How Much Does it Cost to Create a Single Nuclear Weapon?
Z. Witmond of New York, NY, asks "How much does it cost to create a single nuclear weapon?" and is answered by Senior Scientist & Co-Director of the UCS Global Security Program Lisbeth Gronlund, Ph.D.
There isn’t a simple answer to this question, in part because government data on the costs associated with nuclear weapons are often inconsistent or incomplete. (The most authoritative publicly available information is from Atomic Audit, published in 1998.)
Nuclear weapons have two basic parts: the warhead or bomb, and the delivery system. The United States has bombs that can be delivered by aircraft and warheads that are deployed on air-launched cruise missiles and land-based and submarine-based long-range missiles. The Department of Energy (DOE) is responsible for building and maintaining the warheads and bombs, while the Department of Defense (DOD) takes care of the delivery systems.
The United States hasn’t built a new nuclear warhead or bomb since the 1990s, but it has refurbished several types in recent years to extend their lifetime. The DOE is currently refurbishing as many as 2,000 submarine-based W76 warheads at a cost of roughly $2 million each.
Next up for life extension is the B61 bomb. It will undergo much more extensive modifications than the W76, and the estimated price tag reflects this: It will cost $8 billion to $10 billion to refurbish 400 to 500 B61 bombs—about $20 million each.
The United States plans to replace its entire arsenal with a suite of five new weapon types over the next 25 to 30 years, violating the spirit if not the letter of President Obama’s 2010 pledge not to develop new nuclear warheads. Dubbed “3+2,” the plan would result in three weapon types for long-range missiles, and two for delivery by aircraft. One would be deployed on an air-launched cruise missile and one would be a bomb. Ultimately, the plan calls for some 3,000 of these new weapons at an estimated cost of $60 billion, or $20 million each. However, it likely will be cheaper to renovate the B61 than build one of these new weapons, so $60 billion probably underestimates the cost.
The delivery systems are more expensive: The Minuteman III land-based missiles, which carry one warhead, cost about $50 million each in today’s dollars. The DOD is modifying them to extend their lifetime at a cost of about $15 million each. Thus, the cost of each deployed land-based nuclear weapon would be roughly $85 million.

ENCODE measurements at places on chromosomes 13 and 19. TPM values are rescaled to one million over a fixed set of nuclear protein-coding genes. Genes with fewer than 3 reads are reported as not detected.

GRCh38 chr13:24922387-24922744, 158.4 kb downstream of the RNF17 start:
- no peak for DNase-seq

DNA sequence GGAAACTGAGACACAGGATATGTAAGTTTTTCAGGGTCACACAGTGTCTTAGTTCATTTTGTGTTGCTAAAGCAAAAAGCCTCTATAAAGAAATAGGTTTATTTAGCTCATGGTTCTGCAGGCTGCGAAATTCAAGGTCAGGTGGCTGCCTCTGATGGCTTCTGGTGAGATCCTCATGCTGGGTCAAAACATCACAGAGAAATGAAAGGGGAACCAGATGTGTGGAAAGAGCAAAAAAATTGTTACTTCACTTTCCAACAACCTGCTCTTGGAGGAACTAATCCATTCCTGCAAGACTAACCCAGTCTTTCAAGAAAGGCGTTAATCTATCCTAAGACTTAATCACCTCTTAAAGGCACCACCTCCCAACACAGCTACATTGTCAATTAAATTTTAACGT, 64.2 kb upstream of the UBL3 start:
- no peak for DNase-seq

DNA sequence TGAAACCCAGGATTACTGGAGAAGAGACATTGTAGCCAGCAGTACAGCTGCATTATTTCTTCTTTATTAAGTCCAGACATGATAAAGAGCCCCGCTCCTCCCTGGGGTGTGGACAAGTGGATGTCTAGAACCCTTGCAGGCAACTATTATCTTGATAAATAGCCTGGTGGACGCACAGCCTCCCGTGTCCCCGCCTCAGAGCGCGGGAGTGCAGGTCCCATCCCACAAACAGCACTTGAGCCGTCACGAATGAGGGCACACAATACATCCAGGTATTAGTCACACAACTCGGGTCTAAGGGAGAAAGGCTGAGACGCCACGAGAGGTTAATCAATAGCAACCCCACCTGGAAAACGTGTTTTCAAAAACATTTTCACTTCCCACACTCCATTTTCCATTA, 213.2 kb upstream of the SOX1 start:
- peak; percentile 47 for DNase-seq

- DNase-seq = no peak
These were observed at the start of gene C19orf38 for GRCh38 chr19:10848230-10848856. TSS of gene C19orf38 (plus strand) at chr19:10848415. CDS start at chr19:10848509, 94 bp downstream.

The DOD also is modifying Trident submarine-based missiles—which initially cost about $100 million each—to extend their lifetimes at a cost of about $140 million apiece.
The Navy’s plan is to replace 12 of its nuclear-armed submarines starting next decade, at a cost of some $8 billion each. Each new submarine would carry 16 Trident missiles that likely would have four warheads, for a total of 64 warheads per vessel. Thus, the total cost for each submarine-based nuclear warhead would be roughly $200 million.
The W80 warhead, meanwhile, is deployed on air-launched cruise missiles and would be delivered by B52 bombers. The cruise missiles cost roughly $1 million each. The bombers, which were built back in the 1950s at a cost of $650 million each in today’s dollars, can carry 12 cruise missiles—for a per warhead cost of $55 million. Adding in the cost of a new warhead would bring the total to $75 million per deployed weapon.
Finally, B61 and B83 bombs would be delivered by B2 bombers—the so-called stealth bomber. It cost some $80 billion to develop and build 21 of these planes, or $4 billion per B2 bomber, and the current life extension program will cost $10 billion. Each can carry up to 16 bombs, so the total cost of each deployed bomb would be roughly $270 million, taking into account its share of the bomber.
What does all this add up to? Assuming the DOE and DOD plans move forward, and the United States makes further modest reductions in its deployed and reserve arsenal (to a total of 3,000 weapons) the United States will spend some $250 billion on new nuclear warheads and delivery systems in the next few decades. That's roughly equal to 30 years of federal funding for Head Start programs for kids at 2012 enrollment levels.
Dr. Gronlund's research has focused on technical issues related to nuclear terrorism and fissile material controls, U.S. nuclear weapons policy and new nuclear weapons, space weapons, and ballistic missile defenses. She holds a Ph.D. in physics from Cornell University and is a fellow of the American Association for the Advancement of Science and the American Physical Society.